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Dennis Rodman has returned to North Korea — his fourth trip to the communist country — this time bringing a team of former NBA players to play a friendly game against a North Korean squad on dictator Kim Jong-un‘s birthday.
The Hall of Famer continues to be criticized for his friendly relations with the brutal regime, which recently executed Kim’s uncle and has detained U.S. citizen Kenneth Bae for more than a year after he was found guilty of “hostile acts” and attempts to overthrow the government.
But Rodman doesn’t seem to think those issues are as important as the 10 men who accompanied him to North Korea to play basketball, taking time away from their families to do so.
“If you understand what Kenneth Bae did. Do you understand what he did in this country? No, no, no, you tell me, you tell me,” he said as Cuomo asked him to explain what Bae did. “Why is he held captive here in this country? Why? … I would love to speak on this.”
But instead the former NBA star changed the subject to his fellow travelers, making it seem like Cuomo was ignoring the personal sacrifices they made to join him.
“You know, you’ve got 10 guys here, 10 guys here, they’ve left their families, they’ve left their damn families, to help this country, as in a sports venture. That’s 10 guys, all these guys here, do anyone understand that? Christmas, New Year’s,” Rodman explained.
As Cuomo tried to interject, Rodman exploded, saying, “I don’t give a rat’s ass what the hell you think! I’m saying to you, look at these guys here, look at them! … They dared to do one thing, they came here.”
He continued to lash out at Cuomo, saying the CNN anchor doesn’t understand the abuse that he and his teammates will face when they return to the U.S.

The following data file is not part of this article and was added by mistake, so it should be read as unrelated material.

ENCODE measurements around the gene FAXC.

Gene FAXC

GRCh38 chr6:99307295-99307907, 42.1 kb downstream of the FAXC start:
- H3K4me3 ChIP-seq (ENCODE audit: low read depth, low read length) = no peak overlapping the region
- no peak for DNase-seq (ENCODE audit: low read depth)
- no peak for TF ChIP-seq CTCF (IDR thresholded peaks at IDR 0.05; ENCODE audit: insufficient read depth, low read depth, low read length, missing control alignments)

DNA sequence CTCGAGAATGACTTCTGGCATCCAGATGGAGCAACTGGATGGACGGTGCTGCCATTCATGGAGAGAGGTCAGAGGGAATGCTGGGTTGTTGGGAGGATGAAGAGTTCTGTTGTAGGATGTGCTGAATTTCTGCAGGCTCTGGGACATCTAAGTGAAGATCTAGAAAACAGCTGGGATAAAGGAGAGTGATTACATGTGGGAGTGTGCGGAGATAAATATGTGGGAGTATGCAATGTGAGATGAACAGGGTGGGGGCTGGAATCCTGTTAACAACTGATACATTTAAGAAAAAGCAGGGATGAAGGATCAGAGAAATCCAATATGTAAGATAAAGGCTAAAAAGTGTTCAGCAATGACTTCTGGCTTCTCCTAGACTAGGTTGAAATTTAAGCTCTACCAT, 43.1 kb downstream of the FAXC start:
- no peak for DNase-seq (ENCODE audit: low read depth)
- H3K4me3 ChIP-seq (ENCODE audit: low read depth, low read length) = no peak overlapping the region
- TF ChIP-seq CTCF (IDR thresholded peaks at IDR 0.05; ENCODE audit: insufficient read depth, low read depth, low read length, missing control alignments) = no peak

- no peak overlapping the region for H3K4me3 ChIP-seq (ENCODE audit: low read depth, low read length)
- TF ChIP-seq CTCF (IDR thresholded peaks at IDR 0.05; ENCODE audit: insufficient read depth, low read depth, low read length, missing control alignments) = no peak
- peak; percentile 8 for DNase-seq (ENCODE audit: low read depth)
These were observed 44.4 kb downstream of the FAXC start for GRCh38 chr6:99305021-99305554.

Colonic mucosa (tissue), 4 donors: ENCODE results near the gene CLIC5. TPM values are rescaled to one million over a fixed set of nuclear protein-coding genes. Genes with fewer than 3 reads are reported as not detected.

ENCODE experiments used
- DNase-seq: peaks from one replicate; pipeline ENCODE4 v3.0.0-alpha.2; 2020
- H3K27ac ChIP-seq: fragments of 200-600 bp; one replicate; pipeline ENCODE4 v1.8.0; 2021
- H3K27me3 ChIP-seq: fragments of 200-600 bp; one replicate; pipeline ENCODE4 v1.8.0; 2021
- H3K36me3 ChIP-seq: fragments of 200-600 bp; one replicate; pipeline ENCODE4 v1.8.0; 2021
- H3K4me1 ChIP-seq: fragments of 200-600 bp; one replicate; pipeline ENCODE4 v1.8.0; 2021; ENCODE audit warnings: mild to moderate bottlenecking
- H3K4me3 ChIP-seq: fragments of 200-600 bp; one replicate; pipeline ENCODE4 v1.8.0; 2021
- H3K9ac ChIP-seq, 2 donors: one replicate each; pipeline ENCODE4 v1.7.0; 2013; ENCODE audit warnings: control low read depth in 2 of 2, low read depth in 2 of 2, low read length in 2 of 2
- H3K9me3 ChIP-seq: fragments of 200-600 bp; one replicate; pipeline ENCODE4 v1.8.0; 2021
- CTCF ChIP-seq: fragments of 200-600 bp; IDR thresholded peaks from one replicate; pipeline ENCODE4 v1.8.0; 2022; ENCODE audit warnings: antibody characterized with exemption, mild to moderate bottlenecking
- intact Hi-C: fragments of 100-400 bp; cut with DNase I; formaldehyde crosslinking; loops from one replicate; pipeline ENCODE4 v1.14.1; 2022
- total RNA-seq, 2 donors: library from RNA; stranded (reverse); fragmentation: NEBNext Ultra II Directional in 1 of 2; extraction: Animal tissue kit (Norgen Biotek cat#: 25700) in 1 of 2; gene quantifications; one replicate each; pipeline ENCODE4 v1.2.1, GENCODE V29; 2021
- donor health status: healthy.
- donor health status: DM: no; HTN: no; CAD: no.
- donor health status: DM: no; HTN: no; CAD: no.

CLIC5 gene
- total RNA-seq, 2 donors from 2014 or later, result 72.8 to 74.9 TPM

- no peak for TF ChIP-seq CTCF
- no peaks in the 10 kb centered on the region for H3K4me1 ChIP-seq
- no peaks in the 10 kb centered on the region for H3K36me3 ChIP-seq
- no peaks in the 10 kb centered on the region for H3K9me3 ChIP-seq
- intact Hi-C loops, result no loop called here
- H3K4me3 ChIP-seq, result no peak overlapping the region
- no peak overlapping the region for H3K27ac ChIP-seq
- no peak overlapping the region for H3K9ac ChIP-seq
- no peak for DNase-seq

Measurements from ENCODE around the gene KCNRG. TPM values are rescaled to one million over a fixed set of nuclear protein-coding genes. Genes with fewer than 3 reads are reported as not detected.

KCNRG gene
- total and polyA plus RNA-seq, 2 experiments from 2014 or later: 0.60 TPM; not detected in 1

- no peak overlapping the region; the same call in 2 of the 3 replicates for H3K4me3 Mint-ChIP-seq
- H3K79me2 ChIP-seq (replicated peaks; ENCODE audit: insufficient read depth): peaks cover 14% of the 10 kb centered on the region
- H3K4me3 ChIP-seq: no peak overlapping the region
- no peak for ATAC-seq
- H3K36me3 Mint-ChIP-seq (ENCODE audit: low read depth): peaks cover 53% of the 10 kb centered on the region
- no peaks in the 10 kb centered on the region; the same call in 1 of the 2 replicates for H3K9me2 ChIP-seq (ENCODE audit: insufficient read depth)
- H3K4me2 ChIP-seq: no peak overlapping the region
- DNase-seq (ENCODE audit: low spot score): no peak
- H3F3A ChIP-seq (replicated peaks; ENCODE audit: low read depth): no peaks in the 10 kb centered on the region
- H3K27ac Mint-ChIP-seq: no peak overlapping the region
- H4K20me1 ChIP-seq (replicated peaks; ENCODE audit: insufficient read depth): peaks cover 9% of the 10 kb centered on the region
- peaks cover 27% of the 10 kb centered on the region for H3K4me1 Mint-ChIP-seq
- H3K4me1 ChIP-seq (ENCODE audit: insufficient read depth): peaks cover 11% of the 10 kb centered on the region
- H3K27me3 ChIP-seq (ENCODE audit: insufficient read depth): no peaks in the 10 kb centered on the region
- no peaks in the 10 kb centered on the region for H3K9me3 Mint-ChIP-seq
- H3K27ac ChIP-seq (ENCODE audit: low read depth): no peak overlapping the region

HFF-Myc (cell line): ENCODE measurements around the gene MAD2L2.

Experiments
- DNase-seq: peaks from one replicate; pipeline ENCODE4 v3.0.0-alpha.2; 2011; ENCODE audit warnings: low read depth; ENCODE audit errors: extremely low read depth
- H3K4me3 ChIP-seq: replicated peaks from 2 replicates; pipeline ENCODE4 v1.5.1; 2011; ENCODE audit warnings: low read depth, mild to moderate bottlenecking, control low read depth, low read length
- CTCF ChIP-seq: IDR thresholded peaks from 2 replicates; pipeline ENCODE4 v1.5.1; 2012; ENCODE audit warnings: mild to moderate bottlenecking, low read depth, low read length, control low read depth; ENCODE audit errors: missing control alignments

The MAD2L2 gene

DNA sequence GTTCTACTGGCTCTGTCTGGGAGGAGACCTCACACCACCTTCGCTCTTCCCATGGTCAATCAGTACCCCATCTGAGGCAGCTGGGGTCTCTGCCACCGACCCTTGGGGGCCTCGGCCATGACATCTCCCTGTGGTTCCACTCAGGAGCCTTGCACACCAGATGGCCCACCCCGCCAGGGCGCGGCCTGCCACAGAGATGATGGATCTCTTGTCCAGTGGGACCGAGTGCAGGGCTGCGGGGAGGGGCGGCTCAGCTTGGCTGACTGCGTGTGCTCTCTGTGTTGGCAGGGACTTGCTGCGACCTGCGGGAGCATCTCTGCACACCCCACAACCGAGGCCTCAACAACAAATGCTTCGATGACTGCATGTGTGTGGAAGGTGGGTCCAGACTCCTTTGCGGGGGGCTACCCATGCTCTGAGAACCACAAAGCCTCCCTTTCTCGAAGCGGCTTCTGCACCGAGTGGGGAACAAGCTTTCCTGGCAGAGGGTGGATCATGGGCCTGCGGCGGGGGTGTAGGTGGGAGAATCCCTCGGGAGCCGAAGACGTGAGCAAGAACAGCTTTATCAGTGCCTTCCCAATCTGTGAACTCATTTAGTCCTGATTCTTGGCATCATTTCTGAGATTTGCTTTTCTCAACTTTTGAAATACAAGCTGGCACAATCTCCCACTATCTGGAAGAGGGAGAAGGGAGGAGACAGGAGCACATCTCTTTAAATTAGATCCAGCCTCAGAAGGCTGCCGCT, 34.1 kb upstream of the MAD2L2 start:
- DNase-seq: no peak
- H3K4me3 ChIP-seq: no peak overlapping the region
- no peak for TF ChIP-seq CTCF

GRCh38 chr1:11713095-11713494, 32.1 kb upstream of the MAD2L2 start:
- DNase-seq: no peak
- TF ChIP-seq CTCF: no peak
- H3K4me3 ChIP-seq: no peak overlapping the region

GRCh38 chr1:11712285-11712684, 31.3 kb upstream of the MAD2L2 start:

“You’re the guy behind the mic right now,” Rodman told Cuomo. “We have to go back to America and take the abuse. Do you have to take the abuse that we’re going to take? Do you, sir, are you going to take the abuse?”
Some of Rodman’s teammates looked uncomfortable as he bashed Cuomo, and fellow player Charles D. Smith tried to calm the discussion after Rodman finished.
Smith said that the visit was about basketball, not politics, calling it kind of a “cultural exchange” to “put smiles on people’s faces” rather than trying to influence North Korea’s leaders. He also defended Rodman, saying the former NBA star has “a great heart.” And he argued that he and his fellow basketball players’ many international trips, including visiting typhoon victims in Asia, are an attempt to do “great will around the world.”
“We’re doing what we do; we play basketball and that’s what we love to do,” Smith said. “We didn’t know it was going to take this kind of negative spin with what we are doing because we’re not politicians, we’re not ambassadors. We’re here to do what we’ve been doing most of our lives.”
Smith also apologized for “the storm that has been created by our presence.”
Watch Rodman’s exchange with Cuomo below.
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